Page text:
Shanghai, China

By Carlos Barria

Before Li Zhenxuan died at the age of 101, the former chief officer of a riverboat told his son he wanted to be buried at sea with his mother, who passed away in 1965, and his wife, who died in 1995.

REUTERS/Carlos Barria

On a rainy Saturday this month, his son released three bags of ashes into the wind and sea from a boat near the mouth of the Yangtze River, and Li’s final wish was granted. Faced with a growing population, soaring property prices and increasingly scarce land resources, the Chinese government has been trying for years to convince more people to break with tradition and bury loved ones at sea, like Li. The practice has been slow to catch on. Many older Chinese oppose cremation and prefer to be buried beside ancestors, according to tradition, ideally on a verdant hillside with the proper ‘feng shui’.

REUTERS/Carlos Barria

Attitudes are changing as China’s urban population expands, but still the number of sea burials is a drop in the ocean. For Li, the decision was simple, said his son, who wished to remain anonymous. “He said: ‘I don’t want to leave you trouble’,” his son recalled. The family kept the ashes of his mother and wife in urns at home until he died. “He wanted to set an example, one that future generations would follow.”

REUTERS/Carlos Barria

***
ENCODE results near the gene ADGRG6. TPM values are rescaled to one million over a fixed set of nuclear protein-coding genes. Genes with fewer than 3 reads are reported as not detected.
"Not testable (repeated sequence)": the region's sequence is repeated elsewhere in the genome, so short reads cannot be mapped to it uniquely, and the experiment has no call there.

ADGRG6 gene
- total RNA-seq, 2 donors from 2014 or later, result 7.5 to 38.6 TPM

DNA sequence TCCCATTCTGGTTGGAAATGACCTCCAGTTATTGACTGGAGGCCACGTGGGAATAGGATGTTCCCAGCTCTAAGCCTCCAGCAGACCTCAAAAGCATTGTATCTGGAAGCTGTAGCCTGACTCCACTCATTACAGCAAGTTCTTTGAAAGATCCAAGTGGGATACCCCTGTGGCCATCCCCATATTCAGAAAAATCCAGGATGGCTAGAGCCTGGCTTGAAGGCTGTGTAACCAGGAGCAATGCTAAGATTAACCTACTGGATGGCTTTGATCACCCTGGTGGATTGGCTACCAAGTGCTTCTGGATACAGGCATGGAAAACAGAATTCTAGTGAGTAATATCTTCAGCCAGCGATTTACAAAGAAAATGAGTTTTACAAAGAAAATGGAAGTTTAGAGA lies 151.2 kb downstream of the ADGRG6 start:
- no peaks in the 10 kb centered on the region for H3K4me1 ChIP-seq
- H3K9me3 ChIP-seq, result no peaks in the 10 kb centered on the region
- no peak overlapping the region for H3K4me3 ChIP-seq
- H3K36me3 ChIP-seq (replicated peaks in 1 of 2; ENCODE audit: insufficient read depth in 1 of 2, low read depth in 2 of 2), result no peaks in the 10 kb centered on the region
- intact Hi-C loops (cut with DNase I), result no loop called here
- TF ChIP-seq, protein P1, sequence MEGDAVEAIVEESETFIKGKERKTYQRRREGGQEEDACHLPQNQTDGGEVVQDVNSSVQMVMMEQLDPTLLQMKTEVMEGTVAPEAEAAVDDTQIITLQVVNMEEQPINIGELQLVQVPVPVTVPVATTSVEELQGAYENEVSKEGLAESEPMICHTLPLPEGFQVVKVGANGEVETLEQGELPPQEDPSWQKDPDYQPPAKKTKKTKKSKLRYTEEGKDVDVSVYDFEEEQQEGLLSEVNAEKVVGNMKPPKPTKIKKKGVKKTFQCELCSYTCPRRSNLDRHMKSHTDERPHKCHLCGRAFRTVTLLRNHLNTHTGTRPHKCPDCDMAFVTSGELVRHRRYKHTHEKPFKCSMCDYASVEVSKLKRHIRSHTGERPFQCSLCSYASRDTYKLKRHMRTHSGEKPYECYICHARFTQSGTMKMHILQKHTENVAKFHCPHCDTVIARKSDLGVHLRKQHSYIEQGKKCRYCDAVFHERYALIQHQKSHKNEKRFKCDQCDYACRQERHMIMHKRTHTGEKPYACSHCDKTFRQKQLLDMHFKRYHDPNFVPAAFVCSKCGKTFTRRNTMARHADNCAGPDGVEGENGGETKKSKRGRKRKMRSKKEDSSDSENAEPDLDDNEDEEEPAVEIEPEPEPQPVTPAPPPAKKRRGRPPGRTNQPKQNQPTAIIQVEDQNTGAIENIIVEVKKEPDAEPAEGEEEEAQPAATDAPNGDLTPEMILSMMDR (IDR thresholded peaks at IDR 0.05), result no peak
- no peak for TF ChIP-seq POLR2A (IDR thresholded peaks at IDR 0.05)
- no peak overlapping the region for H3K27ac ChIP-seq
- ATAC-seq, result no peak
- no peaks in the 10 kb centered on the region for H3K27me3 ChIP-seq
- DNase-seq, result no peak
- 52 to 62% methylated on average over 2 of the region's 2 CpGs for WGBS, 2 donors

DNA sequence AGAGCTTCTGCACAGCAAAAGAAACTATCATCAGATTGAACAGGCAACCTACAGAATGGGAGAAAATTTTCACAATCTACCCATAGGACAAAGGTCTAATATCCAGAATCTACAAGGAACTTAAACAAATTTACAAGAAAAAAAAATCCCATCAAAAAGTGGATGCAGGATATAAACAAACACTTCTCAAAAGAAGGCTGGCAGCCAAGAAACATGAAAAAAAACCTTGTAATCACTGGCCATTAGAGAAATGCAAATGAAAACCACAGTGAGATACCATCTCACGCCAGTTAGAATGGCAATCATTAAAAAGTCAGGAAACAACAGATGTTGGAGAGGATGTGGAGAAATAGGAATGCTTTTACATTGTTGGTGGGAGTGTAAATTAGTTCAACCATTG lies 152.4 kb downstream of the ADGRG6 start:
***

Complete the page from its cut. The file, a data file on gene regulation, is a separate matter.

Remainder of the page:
From 1991, the ashes of more than 28,000 people had been scattered at sea in Shanghai, helping to save 8.3 hectares (20 acres) of land, the China Daily newspaper reported in April. This year, the Shanghai Funeral Services Center from the Civil Affairs Bureau is planning to conduct 33 group burials at sea, 10 more that last year. Each trip to the heavily trafficked confluence of the Yangtze and the Pacific Ocean can accommodate around 250 people on a converted ferryboat. Organizers allow a maximum of six family members to accompany each urn.

REUTERS/Carlos Barria

“Concepts are changing. Land is limited, the population is increasing, and so the capacity of land will be exceeded. This saves resources for the future,” said Yu Yijun, who was scattering the ashes of his deceased grandmother. “Old generations still care about traditions. But young people may no longer think they’re important.”